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A Philosopher Writes #8

Pembertonius of Cyrene: an inspiration to some, a warning to others.
Pembertonius of Cyrene: an inspiration to some, a warning to others.

As a philosopher I am often asked: what is the point?

On the face of it - definiens-definiendum - this is a simple enough question, but one which, properly considered, has any number of tricky corners to negotiate [See U. Bend [2008] "Stating the Bleeding Obvious: 18 Tricky Corners Every Philosopher Should Learn To Negotiate" Threadbone Studies in Contemporary Philosophy from Ptolemy to Plato [The Threadbone Press].

To start at the very beginning [See Julie Andrews [2002] "A Very Good Place to Start: Hidden Meaning in Rogers and Hammerstein's Classic Broadway Musicals" [Threadbone Press]: what, for example, do we actually mean by the word point? Let us accept pro tempore that point is, mutatis mutandis, a simple enough noun of only one syllable, susceptible to reasoned definition*. So you - the non-philosopher - might reasonably suppose. This is an important enough point on which to dwell for a moment, for though some schools of philosophical thought consider it - ontologically speaking - a pointless question [reductio ad absurdum: the point of a point is its point; ie. it would be a pointless point to make were it not so], we contend that everything points to the point being, in and of itself, of genuine significance sui generis [ie pointfull]: perhaps, we might argue - contingencies aside - the point entire or at the very least, the point at stake?

* reasoned decision may be taken to mean, in this context what I myself think at any given moment.

[NB We do not here enter into the issue of Pointless the popular Dorset Television Quiz Show. This is a self-evident trivialisation of an important epistemological issue for commercial gain and one with which we will neither cloud our discussions nor sully our reputation.]

Some philosophers [see, for example, Merrydew, Weatherspoon, Mayfield and Thwarpe [1887] "Pointing in the Right Direction" [Threadbone Classic Reprints] have argued that the essentialist core of the word - or [modus tollens] the "term" - point is something which, in certain specific circumstances and fallacious or solipsistic arguments notwithstanding, can be relatively easily agreed. The point of a pen is, for example, it’s nib. The point of an arrow? The arrow head. The point of an argument? Similarly, it's objective. The point of a pointer? It's point. And so on and so forth. [The point of my point? Hmm... trickier: you begin to see the point!] But once we acknowledge - modus ponens - that the noun as such has many other, sometimes complimentary but more often disparate and even ambivalent meanings, then the matter becomes an altogether deeper and more complex one - something which only highly-educated, hugely-experienced, and properly-trained philosophers can hope properly to fully understand. [Is there a point to all this? [Ed]]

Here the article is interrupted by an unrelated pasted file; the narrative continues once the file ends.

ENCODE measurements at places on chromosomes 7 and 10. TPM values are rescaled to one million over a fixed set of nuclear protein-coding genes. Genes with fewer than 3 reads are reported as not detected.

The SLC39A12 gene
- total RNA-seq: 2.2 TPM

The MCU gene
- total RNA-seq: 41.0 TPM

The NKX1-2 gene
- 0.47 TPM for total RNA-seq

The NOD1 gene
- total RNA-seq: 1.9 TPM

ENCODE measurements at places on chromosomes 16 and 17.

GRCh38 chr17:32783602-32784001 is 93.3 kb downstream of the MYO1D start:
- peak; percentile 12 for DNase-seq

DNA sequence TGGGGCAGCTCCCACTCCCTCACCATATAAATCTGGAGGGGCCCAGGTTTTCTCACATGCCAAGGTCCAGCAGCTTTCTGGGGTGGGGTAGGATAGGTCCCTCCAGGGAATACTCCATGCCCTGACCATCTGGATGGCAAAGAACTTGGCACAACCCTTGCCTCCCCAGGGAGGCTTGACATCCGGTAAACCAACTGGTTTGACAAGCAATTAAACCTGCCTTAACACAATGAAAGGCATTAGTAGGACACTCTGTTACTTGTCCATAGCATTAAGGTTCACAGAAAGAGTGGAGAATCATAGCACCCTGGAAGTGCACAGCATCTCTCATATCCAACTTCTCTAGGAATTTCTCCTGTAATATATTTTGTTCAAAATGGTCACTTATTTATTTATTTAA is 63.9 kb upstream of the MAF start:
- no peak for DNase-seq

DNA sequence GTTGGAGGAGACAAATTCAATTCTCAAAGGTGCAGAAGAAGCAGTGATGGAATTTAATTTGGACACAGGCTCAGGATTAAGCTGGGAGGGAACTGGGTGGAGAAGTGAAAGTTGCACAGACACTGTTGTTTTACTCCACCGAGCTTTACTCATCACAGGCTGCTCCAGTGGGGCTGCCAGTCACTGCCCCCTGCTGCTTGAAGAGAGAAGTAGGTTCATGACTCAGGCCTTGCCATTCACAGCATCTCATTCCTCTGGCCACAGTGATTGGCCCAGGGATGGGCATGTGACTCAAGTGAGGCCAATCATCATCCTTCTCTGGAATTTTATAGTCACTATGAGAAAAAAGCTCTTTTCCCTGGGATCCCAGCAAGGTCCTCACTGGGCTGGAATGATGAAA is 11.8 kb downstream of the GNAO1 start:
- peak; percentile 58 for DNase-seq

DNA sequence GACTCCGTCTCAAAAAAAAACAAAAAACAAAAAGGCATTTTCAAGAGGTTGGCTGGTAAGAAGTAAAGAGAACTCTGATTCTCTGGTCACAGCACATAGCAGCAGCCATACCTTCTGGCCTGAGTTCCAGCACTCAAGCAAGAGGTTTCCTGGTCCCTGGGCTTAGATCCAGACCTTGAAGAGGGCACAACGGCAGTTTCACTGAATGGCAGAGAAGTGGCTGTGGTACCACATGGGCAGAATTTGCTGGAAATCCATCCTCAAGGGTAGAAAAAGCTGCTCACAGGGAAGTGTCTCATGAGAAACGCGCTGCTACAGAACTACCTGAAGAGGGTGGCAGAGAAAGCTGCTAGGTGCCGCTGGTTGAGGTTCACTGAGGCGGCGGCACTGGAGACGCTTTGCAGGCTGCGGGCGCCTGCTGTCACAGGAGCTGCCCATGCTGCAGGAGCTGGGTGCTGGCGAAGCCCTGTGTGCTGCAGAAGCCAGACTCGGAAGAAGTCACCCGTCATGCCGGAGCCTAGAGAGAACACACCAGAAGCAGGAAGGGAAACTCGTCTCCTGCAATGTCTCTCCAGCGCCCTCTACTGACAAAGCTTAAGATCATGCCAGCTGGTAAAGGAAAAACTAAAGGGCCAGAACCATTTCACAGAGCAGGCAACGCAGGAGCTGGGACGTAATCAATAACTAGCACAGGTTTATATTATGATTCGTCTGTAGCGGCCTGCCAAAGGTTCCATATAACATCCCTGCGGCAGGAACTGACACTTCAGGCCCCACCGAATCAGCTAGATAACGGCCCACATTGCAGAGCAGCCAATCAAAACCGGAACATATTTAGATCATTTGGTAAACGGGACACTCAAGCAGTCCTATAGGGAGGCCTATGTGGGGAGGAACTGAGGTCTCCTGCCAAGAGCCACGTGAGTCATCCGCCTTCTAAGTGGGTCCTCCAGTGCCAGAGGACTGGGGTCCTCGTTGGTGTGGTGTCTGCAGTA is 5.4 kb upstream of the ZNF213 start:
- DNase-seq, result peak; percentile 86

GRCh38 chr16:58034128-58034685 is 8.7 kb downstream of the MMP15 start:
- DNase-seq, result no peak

Consider the groundbreaking work of Linnaen scholar Lexi Koggraffer [1814-1899] who in his classic 1864 treatise of cause and effect ["Anything You Can Do I Can Do As a Direct Result" Uitgeverij Threadbonus, Antwerp] offers several meanings for the word "point" and has even proposed a ten-fold classification of its mutifold categorical states. [We should note immediately, that subsequent use has only added to the list of acceptable meanings]. [Bugger! bugger! bugger! Just realised it's a verb as well. F**k!!] [Consider a re-write? [Ed]]

Ploughing on - and this is the point - to the trained and agile philosophical mind, the non-triviality of this aspect of the issue (the essence of the point) is critical, particularly when we reach the point (juncture) where we begin to lose sight of the point (focus) at hand. To fail to acknowledge this complexity would be to miss the point (crux) entirely - or rather to miss the whole point of the point (essence or significance), if you will. Though we can never hope for consensus, assurance of a reasonable degree of cognitive concurrence on the general direction of travel is useful at this stage. Are we still pointing in the right direction (goal orientation) or have we reached a point of divergence wherein the point (aim) of our discussions is no longer the main point (objective) but rather the point of radical and perhaps fruitful departure (juncture or disjuncture)?

This being tentatively established, the point now is to ... [That's quite enough [ed]].

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